If you find yourself lost in the thought of what others may think about your decisions or what regretful reflections you could invoke in those who manipulated or attempted to destroy you in the past - lean on logic and reason rather than emotion. Gather the facts and lessons you learnt through your valuable experience and move forward. You are a player, but in your world, you should be the only player. Although you must learn to be strategic, as it is an important factor in your game, you don’t have to be a devious and paranoid swindler to win… you just have to be the best, for you. You must seek out to win at creating art, not at creating jealousy.
If an opening appears, look for a better one.
Emanuel Lasker, a great German chess player as well as philosopher, taught that a spotted opening is not the same as a readiness to move. This is a classic beginners play in chess. They spot a sufficient move and waste little time in fulfilling built up excitement. Instead, Lasker inspired players to constantly seek out alternatives and to use all available time before committing to a move.
You too must adopt this mentality when approaching any opportunity in life. Do not be immensely tempted by any opportunity, no matter how great it may be. What at first glance looks like the best possible career move, may not actually be the case. Excitement is a powerful driver and it can encourage you to throw yourself head first into a gold mine. But by burying your head deep inside that very mine, you are potentially blinding yourself from alternative opportunities.
In the creative process, you must force yourself to explore different avenues and ideas, making sure your stray as far away from the path of least resistance. This should also be the case for any decision you make. You must look at all possible points of view and potential opportunities. Try to be extremely creative in your usable time. There may be some pathways that you simply cannot see, demanding you to turn to others; who may be able to point toward the most beneficial path for your future.
Moving a pawn to the end of the board make it a queen. Play the long game and reinvent yourself.
Upon reaching the end of the board, your pawn can transform itself from the lowly, front-line piece to the extraordinarily powerful and omnipresent queen. This transition, although impressive, is not one that can be achieved suddenly or with ease. It’s one that comes from tactics, persistence but also patience. The piece must fly low below the radar long enough to arrive at the other end of its starting position, untouched by its various oncoming attacks.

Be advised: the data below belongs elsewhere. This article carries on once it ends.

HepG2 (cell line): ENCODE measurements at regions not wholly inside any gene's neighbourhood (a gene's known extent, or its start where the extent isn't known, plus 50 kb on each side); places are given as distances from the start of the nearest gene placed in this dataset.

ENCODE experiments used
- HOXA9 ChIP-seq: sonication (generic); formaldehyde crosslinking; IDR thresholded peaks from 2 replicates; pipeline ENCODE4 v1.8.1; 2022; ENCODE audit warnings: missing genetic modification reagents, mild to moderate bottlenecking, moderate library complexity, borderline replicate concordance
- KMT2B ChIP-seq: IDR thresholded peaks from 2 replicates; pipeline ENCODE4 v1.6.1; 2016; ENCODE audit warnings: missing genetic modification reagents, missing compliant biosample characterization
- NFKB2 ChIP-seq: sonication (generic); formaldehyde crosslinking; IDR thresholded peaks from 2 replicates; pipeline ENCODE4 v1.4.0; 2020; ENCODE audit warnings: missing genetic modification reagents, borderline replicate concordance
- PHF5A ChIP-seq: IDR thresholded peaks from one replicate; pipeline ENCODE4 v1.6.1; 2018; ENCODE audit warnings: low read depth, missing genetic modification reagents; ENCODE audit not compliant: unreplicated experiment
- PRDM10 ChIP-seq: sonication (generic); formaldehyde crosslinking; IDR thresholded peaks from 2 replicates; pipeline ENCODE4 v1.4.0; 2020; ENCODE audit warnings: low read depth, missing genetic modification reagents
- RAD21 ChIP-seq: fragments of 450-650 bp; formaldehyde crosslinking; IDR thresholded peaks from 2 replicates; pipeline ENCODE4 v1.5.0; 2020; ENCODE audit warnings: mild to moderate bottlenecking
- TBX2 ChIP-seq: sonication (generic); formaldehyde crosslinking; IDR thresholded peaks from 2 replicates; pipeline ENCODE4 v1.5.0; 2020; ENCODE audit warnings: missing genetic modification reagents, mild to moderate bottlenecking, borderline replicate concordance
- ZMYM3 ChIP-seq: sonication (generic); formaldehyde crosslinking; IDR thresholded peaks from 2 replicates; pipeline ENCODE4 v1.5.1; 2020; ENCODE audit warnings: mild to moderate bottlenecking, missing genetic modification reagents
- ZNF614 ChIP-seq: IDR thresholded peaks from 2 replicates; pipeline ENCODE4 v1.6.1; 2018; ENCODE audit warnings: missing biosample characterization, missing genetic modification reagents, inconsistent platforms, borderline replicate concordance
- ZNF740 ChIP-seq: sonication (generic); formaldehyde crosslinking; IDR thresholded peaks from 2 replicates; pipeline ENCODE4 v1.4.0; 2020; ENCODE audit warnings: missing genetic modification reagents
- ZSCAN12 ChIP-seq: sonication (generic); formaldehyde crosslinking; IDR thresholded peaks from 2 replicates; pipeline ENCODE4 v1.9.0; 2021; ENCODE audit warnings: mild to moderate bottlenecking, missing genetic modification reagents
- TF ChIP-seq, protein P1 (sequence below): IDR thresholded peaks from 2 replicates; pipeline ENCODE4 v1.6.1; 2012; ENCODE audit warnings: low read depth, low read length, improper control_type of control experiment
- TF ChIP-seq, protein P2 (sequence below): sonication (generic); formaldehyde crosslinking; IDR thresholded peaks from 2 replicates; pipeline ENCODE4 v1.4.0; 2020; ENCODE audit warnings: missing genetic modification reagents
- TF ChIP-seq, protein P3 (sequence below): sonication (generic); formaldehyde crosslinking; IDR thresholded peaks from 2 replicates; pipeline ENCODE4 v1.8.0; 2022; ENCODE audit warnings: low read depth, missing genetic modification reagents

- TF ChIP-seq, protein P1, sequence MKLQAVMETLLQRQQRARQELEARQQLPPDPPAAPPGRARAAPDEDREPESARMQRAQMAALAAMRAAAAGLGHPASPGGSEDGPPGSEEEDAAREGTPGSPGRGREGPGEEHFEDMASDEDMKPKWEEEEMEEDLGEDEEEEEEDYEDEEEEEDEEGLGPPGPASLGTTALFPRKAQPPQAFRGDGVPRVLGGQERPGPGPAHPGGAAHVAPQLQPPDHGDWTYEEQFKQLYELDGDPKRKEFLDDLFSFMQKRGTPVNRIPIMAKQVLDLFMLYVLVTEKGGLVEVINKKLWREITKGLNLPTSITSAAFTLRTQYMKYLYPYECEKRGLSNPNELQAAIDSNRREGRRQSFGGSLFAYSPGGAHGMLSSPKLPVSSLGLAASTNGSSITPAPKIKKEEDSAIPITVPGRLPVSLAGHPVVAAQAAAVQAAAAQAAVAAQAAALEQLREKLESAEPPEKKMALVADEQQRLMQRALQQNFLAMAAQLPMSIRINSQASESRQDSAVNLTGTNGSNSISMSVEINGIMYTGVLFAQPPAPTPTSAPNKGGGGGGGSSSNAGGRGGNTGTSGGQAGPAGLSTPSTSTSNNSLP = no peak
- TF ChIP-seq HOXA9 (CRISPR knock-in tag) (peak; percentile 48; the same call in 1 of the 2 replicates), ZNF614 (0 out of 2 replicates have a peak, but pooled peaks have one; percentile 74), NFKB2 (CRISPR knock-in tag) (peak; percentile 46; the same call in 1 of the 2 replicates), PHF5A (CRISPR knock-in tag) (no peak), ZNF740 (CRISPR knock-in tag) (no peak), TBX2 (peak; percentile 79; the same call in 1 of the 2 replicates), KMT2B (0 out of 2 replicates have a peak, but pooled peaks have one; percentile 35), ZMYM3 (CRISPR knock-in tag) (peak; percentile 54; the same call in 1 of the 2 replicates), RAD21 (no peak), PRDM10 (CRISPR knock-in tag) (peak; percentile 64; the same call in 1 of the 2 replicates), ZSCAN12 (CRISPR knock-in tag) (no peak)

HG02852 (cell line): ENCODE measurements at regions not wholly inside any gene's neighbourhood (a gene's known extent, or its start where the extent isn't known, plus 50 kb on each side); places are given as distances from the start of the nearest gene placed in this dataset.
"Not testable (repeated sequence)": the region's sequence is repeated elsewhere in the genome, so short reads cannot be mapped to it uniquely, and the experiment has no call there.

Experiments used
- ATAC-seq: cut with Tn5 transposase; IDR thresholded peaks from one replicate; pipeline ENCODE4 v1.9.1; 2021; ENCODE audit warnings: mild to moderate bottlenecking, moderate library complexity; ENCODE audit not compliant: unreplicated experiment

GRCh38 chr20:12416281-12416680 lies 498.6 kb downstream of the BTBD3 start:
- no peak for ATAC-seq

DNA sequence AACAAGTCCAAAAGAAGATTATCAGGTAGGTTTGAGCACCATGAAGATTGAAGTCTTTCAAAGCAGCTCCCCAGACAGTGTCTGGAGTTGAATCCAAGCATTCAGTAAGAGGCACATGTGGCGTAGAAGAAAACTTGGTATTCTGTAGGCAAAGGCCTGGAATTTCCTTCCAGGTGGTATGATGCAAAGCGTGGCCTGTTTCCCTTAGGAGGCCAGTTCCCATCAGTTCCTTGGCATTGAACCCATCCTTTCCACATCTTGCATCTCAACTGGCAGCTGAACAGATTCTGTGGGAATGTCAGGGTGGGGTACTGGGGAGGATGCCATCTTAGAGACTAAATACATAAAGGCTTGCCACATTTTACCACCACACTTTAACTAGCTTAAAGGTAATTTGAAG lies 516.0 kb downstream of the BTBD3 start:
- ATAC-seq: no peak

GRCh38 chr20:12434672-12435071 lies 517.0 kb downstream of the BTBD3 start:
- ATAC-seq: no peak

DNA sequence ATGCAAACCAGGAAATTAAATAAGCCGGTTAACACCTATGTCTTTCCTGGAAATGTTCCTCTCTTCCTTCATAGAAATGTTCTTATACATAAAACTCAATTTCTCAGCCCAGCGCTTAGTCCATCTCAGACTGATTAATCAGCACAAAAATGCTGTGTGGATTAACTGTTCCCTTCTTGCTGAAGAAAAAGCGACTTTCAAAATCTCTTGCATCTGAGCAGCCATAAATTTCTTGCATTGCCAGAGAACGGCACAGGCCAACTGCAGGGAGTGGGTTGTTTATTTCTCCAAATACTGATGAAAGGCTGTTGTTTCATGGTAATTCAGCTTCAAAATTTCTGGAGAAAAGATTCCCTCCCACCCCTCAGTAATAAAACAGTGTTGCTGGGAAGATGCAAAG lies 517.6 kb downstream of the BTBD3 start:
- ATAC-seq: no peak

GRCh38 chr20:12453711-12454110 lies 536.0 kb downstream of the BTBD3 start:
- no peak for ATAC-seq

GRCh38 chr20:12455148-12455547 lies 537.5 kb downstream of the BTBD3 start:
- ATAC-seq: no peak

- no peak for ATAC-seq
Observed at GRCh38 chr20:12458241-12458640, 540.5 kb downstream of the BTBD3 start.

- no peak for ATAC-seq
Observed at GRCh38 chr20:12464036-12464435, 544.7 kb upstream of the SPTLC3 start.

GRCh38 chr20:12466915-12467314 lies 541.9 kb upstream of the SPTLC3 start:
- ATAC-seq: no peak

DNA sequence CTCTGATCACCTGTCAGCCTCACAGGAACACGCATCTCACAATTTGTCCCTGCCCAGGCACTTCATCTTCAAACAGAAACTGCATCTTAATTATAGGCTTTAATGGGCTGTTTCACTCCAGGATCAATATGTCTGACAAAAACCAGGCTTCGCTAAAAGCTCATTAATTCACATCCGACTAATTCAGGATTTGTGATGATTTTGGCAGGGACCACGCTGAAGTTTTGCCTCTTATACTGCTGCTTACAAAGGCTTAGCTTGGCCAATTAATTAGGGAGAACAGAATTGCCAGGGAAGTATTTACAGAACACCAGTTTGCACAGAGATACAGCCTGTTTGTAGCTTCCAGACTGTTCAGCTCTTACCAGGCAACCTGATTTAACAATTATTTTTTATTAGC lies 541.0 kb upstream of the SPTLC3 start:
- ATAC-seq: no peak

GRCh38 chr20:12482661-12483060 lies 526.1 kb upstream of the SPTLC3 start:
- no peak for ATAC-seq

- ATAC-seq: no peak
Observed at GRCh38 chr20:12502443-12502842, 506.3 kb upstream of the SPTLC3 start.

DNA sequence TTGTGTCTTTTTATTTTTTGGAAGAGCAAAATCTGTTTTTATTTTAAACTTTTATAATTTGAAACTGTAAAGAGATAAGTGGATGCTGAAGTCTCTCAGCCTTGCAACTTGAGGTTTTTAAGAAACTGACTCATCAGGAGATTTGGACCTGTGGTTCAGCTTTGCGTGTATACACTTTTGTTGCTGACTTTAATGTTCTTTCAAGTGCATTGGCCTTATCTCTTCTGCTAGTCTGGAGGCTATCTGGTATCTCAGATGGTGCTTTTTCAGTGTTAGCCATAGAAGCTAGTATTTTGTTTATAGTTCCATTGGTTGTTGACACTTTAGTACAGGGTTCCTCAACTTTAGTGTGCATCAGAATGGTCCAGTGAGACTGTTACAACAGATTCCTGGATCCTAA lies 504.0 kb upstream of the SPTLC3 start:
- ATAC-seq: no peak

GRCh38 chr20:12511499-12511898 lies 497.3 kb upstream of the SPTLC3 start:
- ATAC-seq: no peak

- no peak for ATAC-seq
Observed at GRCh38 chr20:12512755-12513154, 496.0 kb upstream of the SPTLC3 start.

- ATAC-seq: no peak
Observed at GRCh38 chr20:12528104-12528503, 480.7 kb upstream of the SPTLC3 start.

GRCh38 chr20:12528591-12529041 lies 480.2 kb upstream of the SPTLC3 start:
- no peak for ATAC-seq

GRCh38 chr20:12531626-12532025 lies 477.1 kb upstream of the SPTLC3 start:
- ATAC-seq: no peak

In times of hardship, you can often feel trapped by your circumstances; tied to the rules and limitations in which you were brought into. Your clouded mind lacks and imagination and you look at your own potential, seeing nothing but the same surroundings which you are encompassed in now. Remember how the pawn, once limited by its monotonous and unimaginative rules, works hard to become a free-moving and dominant queen; whatever stage in which you start, you too can become something much larger than yourself.
Do not become agitated at the slow progression, for you are still progressing. The knight may be a more powerful piece than the pawn, but it lacks discipline and finds itself moving randomly around the board. You, as the pawn, know that you are the smallest and most overlooked piece; but you hold the most potential and by playing the long game, you can transform beyond the restrictions first given to you.
Maintain mental composure and let nothing swerve your plan.
During the game of chess, unbeknown to you, you might quickly find your elegant plan becoming the victim of surprise and intimidation. Before long, your game style will flip completely from the orchestrated waltz choreographed from the beginning to an inelegant freestyle with countless missteps. Attempting to recall the attack on your position becomes difficult, and the memory of your slip-ups become hazy. You have well and truly, lost your game.
Avoiding these scenarios demands precise and real-time analysis and a training in a few tactics that give you the ability to spot and know where you have failed to win your game: